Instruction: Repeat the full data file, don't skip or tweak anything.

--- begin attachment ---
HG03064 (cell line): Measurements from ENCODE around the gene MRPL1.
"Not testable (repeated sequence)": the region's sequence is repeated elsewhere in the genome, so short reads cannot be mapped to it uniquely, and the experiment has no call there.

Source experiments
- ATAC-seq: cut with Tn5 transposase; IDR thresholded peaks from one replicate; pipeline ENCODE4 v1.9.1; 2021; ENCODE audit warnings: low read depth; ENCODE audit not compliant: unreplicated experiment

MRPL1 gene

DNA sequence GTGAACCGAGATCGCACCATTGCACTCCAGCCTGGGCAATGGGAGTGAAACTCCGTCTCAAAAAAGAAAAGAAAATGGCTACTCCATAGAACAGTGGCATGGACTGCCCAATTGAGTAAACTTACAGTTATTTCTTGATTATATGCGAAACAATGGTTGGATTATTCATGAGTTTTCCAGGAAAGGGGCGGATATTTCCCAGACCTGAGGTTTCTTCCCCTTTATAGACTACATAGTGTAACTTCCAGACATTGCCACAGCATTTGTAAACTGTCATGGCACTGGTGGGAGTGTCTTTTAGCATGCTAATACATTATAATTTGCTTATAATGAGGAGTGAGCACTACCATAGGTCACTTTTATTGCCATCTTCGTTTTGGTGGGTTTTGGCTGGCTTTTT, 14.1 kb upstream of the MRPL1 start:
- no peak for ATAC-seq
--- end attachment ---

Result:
HG03064 (cell line): Measurements from ENCODE around the gene MRPL1.
"Not testable (repeated sequence)": the region's sequence is repeated elsewhere in the genome, so short reads cannot be mapped to it uniquely, and the experiment has no call there.

Source experiments
- ATAC-seq: cut with Tn5 transposase; IDR thresholded peaks from one replicate; pipeline ENCODE4 v1.9.1; 2021; ENCODE audit warnings: low read depth; ENCODE audit not compliant: unreplicated experiment

MRPL1 gene

DNA sequence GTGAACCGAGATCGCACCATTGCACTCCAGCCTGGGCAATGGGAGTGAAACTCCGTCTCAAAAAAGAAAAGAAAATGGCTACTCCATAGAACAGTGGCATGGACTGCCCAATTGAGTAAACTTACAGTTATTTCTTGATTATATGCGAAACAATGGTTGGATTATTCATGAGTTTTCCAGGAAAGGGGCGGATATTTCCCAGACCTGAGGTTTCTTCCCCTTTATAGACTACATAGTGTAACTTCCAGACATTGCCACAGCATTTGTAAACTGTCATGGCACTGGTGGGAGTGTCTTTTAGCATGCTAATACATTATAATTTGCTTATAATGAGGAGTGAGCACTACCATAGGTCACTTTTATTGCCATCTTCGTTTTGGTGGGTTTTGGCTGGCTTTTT, 14.1 kb upstream of the MRPL1 start:
- no peak for ATAC-seq